Broadband service interferences
Radio frequencies and electrical signals can sometimes influence or cause interference to broadband services provided by phone lines, leading them to run more slowly or even drop out sporadically.
Sources of interference
There can be many causes for inconsistent broadband connections, such as radio interference from motorised machines or electrical devices inside your home. Your broadband service is more likely to be affected if one or more of these interferences is located within close proximity to your router and telephone cables.
Devices which may be the sources of your interference include televisions, particularly Plasma and LCD types and power supplies for laptops or mobile telephones. Lighting can cause an issue as well, especially ‘dimmer’ switches and LED bulbs and even Christmas lights. However, potentially any electrical devices can cause a problem for your broadband service, particularly if you rely on an ADSL broadband connection.
Learn more about ADSL broadband in our dedicated guide.
Detecting the main interferences
A great way to detect the primary electrical interferences is by using a battery powered AM radio. Tuning it to the frequency of approximately 600KHz can help you detect noise from electrical devices, signalling a possible broadband service disruption.
Normally, noise from an electronic device will have a pattern to it, RF noise, but white noise is a non-specific ADSL broadband interference. Isolating the source can be done by turning off appliances in the vicinity one by one, or potentially turning off a mains circuit on a different floor if there are too many interferences to pick just one out.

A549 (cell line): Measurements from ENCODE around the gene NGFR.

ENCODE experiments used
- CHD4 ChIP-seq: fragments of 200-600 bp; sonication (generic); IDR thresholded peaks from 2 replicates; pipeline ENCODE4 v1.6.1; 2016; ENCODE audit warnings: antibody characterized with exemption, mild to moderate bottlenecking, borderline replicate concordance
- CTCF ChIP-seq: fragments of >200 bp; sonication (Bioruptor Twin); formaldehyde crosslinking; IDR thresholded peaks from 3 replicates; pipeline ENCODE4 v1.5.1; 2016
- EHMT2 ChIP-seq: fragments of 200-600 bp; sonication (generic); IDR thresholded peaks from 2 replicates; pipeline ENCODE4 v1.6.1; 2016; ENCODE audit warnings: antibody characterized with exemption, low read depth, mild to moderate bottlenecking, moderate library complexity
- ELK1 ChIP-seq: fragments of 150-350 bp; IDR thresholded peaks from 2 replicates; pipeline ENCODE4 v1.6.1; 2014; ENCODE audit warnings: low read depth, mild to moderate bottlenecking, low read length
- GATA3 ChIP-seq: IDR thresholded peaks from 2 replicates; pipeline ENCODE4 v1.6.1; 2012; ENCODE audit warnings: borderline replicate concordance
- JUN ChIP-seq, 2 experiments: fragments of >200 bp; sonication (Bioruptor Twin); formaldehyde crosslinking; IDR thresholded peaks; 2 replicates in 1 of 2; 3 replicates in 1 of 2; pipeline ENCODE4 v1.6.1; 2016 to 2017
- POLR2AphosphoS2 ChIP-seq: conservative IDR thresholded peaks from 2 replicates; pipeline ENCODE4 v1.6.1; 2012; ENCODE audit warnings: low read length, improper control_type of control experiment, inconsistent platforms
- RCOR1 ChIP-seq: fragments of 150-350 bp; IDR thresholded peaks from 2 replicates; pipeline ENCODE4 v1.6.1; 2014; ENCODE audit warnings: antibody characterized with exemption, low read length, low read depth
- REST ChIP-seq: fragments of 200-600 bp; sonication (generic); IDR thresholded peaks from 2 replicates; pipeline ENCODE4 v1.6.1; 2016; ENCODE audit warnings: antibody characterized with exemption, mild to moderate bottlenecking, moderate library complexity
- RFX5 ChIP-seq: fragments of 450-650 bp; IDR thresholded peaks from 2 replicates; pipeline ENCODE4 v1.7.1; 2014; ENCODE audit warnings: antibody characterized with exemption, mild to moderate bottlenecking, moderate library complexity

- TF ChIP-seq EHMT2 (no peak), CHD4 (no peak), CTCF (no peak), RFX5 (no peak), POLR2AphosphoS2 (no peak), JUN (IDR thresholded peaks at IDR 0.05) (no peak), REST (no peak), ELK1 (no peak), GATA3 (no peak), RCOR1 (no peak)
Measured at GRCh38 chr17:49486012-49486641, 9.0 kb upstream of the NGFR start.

How to decrease interference
First of all, ensure your broadband router is wired correctly as sometimes wires can become loose or get knocked out of place. Stacking broadband routers and mobile telephone signal boosters near to one another can often cause issues, so moving them apart can have a positive impact.
Crossing telephone or broadband wires with mains power wires can also cause interference. Avoid this kind of interruption by either separating the wires, or if this is not possible, run the wires perpendicular to one another as opposed to side by side, to reduce the amount of contact.
Also, connecting your router to the telephone line at the master socket, as opposed to any sister outlet can reduce interference. Moreover, using microfilters/splitters at the socket can help reduce noise when making phone calls and potentially improve your broadband connection.
CE (Conformité Européenne) marked devices emit reduced levels radio interference, but do not rule it out completely.
After distinguishing a main cause of interference, move the responsible appliance as far away as possible from your ADSL broadband router, and your broadband speeds will potentially increase significantly. Ensure to take a broadband speed test before and after you have made your changes to measure and monitor the differences your adjustments are making to your broadband service.
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